Dr. Charles C. O'Donnell, born in Baltimore, Maryland, in 1835, arrived
in Glen Ellen in 1891 and settled on Sonoma Creek at the present site of
Robertson's Circle. Here he built a luxurious home called Cozy Castle,
where he and his wife, Emma, and son George lived. The ranch was developed
as a popular resort with several cottages to rent. While developing his
property, O'Donnell had discovered coal and a fine bed of clay suitable
for making brick and pottery. It was first reported in the Sonoma Index
Tribune on January 31, 1903, that Glen Ellen was "going to have a brick
yard in this burg before many moons."
The California Brick and Pottery Company was organized in San Francisco with a capital of $40,000. C. Hidaker and Henry Chauvet were operators. Karl F. Kraft was the general manager. In April 1903, work began on the construction of the brick plant and kilns. They hired 40 brickmakers from the Remillard yard at Greenbrae, which had closed.
By May 1903, the first bricks were fired in field kilns, and most of
these bricks were used in the construction of five oil-burning, round,
downdraft kilns. The plant was capable of making 40,000 bricks per day.
The bricks sold for $8 per thousand. In March 1905, it was reported that
the kilns were firing 250,000 bricks. Some of the red common bricks were
stamped with the company initials "CB&PCo".
By September 1905, the company was producing fine pressed brick, pottery, and hollow tile. Clay from Ione, Amador County, was shipped to the plant for the pottery and hollow tile products. One third of the Ione clay was mixed with the local material. The fine yellow pressed brick was imprinted with the name "KAOLIN" on the face, but not every brick was marked. The kaolin clay used in this brick could have come from the Weise (Beltane) kaolin clay pit located 2.5 miles north of Glen Ellen. The plant capacity was increased to 50,000 bricks per day by August 1906.
The brickyard was shut down permanently by 1909, very likely for falling brick prices and demand. The bricks were used locally in the Glen Ellen and Sonoma area where examples can still be seen. The red common bricks were used in the Chauvet house (1905) and the Chauvet Building (1905) in Glen Ellen. The yellow pressed brick was used in the construction of the recently renovated Hotel Chauvet (1906) and also in the O'Donnell Bridge on O'Donnell Lane, Glen Ellen.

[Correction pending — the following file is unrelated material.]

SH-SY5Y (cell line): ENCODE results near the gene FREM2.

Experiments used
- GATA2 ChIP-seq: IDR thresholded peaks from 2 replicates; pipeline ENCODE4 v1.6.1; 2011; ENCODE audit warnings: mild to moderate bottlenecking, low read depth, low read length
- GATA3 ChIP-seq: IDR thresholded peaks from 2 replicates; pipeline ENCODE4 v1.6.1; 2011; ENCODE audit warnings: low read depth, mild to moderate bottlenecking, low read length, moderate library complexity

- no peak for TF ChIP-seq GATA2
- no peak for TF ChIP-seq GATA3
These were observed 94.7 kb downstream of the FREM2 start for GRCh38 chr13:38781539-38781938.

Dr. O'Donnell died on May 27, 1912, at his residence in San Francisco. The brick kilns stood on his property as late as the 1940s, when they were dismantled and the bricks sold off by the new ranch owner.
View of the abandoned kilns of the California Brick and Pottery Company, c. 1914. From Bradley, 1916.
Common brick is orange red to red, mostly uniform in color. Side surfaces are smooth with minor cracks and faint
lighter shades of transverse flash patterns. Visible clasts include angular white quartz and subrounded gray
rhyolite and black basalt up to a half inch across, constituting about 30 percent of the clay
body. Interiors are lighter orange and have minor pits up to a half inch across. Faces have a velour texture with
curved wire-cut marks. Edges are straight and sharp, except where broken. Corners are sharp to slightly dull.
Some are marked with the company initials "CB&PCo" as recessed block letters in the center of the large face
of the brick. The upper case letters are 1 inch in height, while the lower case "o" is 5/8 inch in height.
Extruded, wire-cut, stiff-mud process.
Length 7 3/4 - 8 1/2, width 3 3/4 - 4, height 2 1/4.
Pressed brick is light yellow to light salmon and somewhat mottled. Side surfaces are smooth with minor pits
and some display an orange or light brown transverse flash pattern. Belt impressions can be seen on some surfaces
as longitudinal dashed lines or as a coarse screen. Spotty white specks on the surface are angular quartz or
rhyolite. Dark spots may be basalt or black iron. Interior clay body shows about 10 to 15 percent quartz, rhyolite,
and basalt clasts. The smooth face displays the mark KAOLIN recessed as block letters centered on
a smooth face. The other face shows a velour, wire-cut surface. Edges are straight and sharp. Corners sharp when
not broken. This brick was made using the stiff-mud process, extruded, wire-cut, and repressed.
Length 8 1/4, width 4 1/4, height 2 1/8.
Brick and Clay Record, July 29, 1903, p. 38.
Bradley, W.W. Mines and Mineral Resources of Portions of California, Part 2: The Counties of Colusa, Glenn, Lake, Marin, Napa, Solano, Sonoma, Yolo. California State Mining Bureau 14th Report of the State Mineralogist, 1916, p. 316-317.
Federal Census 1910.
Fitzsimmons, Jeannie. Showcase Gallery, Glen Ellen, personal communications, 2008.
Glotzbach, Bob. Self-Guided Walking Tour of Downtown Glen Ellen. Regeneration Resources, Sonoma, CA, 2006-07 edition.
Glotzbach, Bob, ed. Childhood Memories of Glen Ellen. Glen Ellen, 1992.
Sonoma Index Tribune, May 2, 1891.
Sonoma Index Tribune, January 31, 1903.
Sonoma Index Tribune, April 18, 1903.
Sonoma Index Tribune, May 2, 1903.
Sonoma Index Tribune, August 27, 1904.
Sonoma Index Tribune, March 18, 1905.
Sonoma Index Tribune, September 23, 1905.
Sonoma Index Tribune, November 4, 1905.
Sonoma Index Tribune, August 18, 1906.
Sonoma Index Tribune, Dr. C.C. O'Donnell Has Passed Away, June 1, 1912.
Sonoma County Directory 1899-1900, p. 39.
Smith, Diane. Depot Park Museum, Sonoma Valley Historical Society, written communications, 2008.
Comments or questions are welcomed.
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